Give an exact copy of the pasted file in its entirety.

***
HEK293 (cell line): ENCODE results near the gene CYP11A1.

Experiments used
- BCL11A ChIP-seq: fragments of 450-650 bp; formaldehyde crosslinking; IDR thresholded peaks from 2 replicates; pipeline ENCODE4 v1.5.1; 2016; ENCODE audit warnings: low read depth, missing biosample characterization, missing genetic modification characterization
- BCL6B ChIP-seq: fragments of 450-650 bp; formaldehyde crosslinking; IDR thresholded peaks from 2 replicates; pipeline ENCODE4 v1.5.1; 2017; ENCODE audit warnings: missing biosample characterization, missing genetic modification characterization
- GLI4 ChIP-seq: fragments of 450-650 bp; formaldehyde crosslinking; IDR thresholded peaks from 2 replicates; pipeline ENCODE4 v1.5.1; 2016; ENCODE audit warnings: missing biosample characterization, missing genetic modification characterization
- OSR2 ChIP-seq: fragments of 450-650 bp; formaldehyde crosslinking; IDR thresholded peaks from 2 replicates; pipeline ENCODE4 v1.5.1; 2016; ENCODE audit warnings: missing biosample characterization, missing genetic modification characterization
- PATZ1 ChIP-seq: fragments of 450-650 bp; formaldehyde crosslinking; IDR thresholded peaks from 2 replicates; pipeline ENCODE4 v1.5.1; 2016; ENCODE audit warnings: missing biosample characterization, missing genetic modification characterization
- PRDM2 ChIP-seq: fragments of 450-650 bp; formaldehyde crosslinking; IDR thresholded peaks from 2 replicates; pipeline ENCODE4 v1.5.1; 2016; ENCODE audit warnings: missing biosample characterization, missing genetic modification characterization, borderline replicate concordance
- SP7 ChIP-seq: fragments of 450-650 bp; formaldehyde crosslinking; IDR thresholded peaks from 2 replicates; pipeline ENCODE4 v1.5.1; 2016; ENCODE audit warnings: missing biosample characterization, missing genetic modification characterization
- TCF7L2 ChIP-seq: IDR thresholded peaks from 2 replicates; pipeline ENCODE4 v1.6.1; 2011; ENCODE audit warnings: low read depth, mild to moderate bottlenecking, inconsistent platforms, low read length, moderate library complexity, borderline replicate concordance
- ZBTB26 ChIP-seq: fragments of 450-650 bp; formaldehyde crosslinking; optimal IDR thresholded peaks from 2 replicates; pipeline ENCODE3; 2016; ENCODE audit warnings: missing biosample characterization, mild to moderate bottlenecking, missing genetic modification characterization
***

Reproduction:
HEK293 (cell line): ENCODE results near the gene CYP11A1.

Experiments used
- BCL11A ChIP-seq: fragments of 450-650 bp; formaldehyde crosslinking; IDR thresholded peaks from 2 replicates; pipeline ENCODE4 v1.5.1; 2016; ENCODE audit warnings: low read depth, missing biosample characterization, missing genetic modification characterization
- BCL6B ChIP-seq: fragments of 450-650 bp; formaldehyde crosslinking; IDR thresholded peaks from 2 replicates; pipeline ENCODE4 v1.5.1; 2017; ENCODE audit warnings: missing biosample characterization, missing genetic modification characterization
- GLI4 ChIP-seq: fragments of 450-650 bp; formaldehyde crosslinking; IDR thresholded peaks from 2 replicates; pipeline ENCODE4 v1.5.1; 2016; ENCODE audit warnings: missing biosample characterization, missing genetic modification characterization
- OSR2 ChIP-seq: fragments of 450-650 bp; formaldehyde crosslinking; IDR thresholded peaks from 2 replicates; pipeline ENCODE4 v1.5.1; 2016; ENCODE audit warnings: missing biosample characterization, missing genetic modification characterization
- PATZ1 ChIP-seq: fragments of 450-650 bp; formaldehyde crosslinking; IDR thresholded peaks from 2 replicates; pipeline ENCODE4 v1.5.1; 2016; ENCODE audit warnings: missing biosample characterization, missing genetic modification characterization
- PRDM2 ChIP-seq: fragments of 450-650 bp; formaldehyde crosslinking; IDR thresholded peaks from 2 replicates; pipeline ENCODE4 v1.5.1; 2016; ENCODE audit warnings: missing biosample characterization, missing genetic modification characterization, borderline replicate concordance
- SP7 ChIP-seq: fragments of 450-650 bp; formaldehyde crosslinking; IDR thresholded peaks from 2 replicates; pipeline ENCODE4 v1.5.1; 2016; ENCODE audit warnings: missing biosample characterization, missing genetic modification characterization
- TCF7L2 ChIP-seq: IDR thresholded peaks from 2 replicates; pipeline ENCODE4 v1.6.1; 2011; ENCODE audit warnings: low read depth, mild to moderate bottlenecking, inconsistent platforms, low read length, moderate library complexity, borderline replicate concordance
- ZBTB26 ChIP-seq: fragments of 450-650 bp; formaldehyde crosslinking; optimal IDR thresholded peaks from 2 replicates; pipeline ENCODE3; 2016; ENCODE audit warnings: missing biosample characterization, mild to moderate bottlenecking, missing genetic modification characterization